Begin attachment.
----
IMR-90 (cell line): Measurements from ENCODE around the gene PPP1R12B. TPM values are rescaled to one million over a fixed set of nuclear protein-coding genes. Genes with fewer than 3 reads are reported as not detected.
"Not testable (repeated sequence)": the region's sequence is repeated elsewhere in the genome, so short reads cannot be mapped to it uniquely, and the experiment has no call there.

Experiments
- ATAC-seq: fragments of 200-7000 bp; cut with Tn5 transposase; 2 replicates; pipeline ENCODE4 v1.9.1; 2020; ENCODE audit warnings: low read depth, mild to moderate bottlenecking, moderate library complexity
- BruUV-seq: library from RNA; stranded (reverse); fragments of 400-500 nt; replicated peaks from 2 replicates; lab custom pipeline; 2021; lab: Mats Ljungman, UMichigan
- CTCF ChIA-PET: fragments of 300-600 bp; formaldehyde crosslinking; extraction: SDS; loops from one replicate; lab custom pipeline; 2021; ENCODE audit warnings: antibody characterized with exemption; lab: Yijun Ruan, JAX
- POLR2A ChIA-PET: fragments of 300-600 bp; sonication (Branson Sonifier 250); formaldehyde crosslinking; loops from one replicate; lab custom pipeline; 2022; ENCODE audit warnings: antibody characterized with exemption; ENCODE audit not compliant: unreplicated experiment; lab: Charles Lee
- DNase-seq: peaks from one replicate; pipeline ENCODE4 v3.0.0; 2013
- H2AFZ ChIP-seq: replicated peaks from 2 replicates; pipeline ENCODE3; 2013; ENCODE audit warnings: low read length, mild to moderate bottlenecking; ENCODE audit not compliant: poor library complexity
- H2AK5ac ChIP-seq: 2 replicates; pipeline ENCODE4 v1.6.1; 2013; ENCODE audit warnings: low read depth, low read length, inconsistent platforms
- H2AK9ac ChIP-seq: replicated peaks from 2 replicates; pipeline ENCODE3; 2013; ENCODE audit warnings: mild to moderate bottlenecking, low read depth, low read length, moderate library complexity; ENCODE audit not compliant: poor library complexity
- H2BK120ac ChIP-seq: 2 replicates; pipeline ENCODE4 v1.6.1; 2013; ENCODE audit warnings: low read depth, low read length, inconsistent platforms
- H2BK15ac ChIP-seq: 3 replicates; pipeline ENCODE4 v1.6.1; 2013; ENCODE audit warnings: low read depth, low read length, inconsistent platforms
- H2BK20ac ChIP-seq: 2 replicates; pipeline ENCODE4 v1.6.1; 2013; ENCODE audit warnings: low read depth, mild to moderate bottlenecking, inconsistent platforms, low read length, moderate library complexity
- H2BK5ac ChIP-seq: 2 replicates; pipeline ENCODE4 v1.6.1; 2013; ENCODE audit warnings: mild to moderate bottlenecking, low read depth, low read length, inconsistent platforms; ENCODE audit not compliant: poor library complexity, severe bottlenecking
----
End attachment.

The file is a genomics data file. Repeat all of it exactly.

IMR-90 (cell line): Measurements from ENCODE around the gene PPP1R12B. TPM values are rescaled to one million over a fixed set of nuclear protein-coding genes. Genes with fewer than 3 reads are reported as not detected.
"Not testable (repeated sequence)": the region's sequence is repeated elsewhere in the genome, so short reads cannot be mapped to it uniquely, and the experiment has no call there.

Experiments
- ATAC-seq: fragments of 200-7000 bp; cut with Tn5 transposase; 2 replicates; pipeline ENCODE4 v1.9.1; 2020; ENCODE audit warnings: low read depth, mild to moderate bottlenecking, moderate library complexity
- BruUV-seq: library from RNA; stranded (reverse); fragments of 400-500 nt; replicated peaks from 2 replicates; lab custom pipeline; 2021; lab: Mats Ljungman, UMichigan
- CTCF ChIA-PET: fragments of 300-600 bp; formaldehyde crosslinking; extraction: SDS; loops from one replicate; lab custom pipeline; 2021; ENCODE audit warnings: antibody characterized with exemption; lab: Yijun Ruan, JAX
- POLR2A ChIA-PET: fragments of 300-600 bp; sonication (Branson Sonifier 250); formaldehyde crosslinking; loops from one replicate; lab custom pipeline; 2022; ENCODE audit warnings: antibody characterized with exemption; ENCODE audit not compliant: unreplicated experiment; lab: Charles Lee
- DNase-seq: peaks from one replicate; pipeline ENCODE4 v3.0.0; 2013
- H2AFZ ChIP-seq: replicated peaks from 2 replicates; pipeline ENCODE3; 2013; ENCODE audit warnings: low read length, mild to moderate bottlenecking; ENCODE audit not compliant: poor library complexity
- H2AK5ac ChIP-seq: 2 replicates; pipeline ENCODE4 v1.6.1; 2013; ENCODE audit warnings: low read depth, low read length, inconsistent platforms
- H2AK9ac ChIP-seq: replicated peaks from 2 replicates; pipeline ENCODE3; 2013; ENCODE audit warnings: mild to moderate bottlenecking, low read depth, low read length, moderate library complexity; ENCODE audit not compliant: poor library complexity
- H2BK120ac ChIP-seq: 2 replicates; pipeline ENCODE4 v1.6.1; 2013; ENCODE audit warnings: low read depth, low read length, inconsistent platforms
- H2BK15ac ChIP-seq: 3 replicates; pipeline ENCODE4 v1.6.1; 2013; ENCODE audit warnings: low read depth, low read length, inconsistent platforms
- H2BK20ac ChIP-seq: 2 replicates; pipeline ENCODE4 v1.6.1; 2013; ENCODE audit warnings: low read depth, mild to moderate bottlenecking, inconsistent platforms, low read length, moderate library complexity
- H2BK5ac ChIP-seq: 2 replicates; pipeline ENCODE4 v1.6.1; 2013; ENCODE audit warnings: mild to moderate bottlenecking, low read depth, low read length, inconsistent platforms; ENCODE audit not compliant: poor library complexity, severe bottlenecking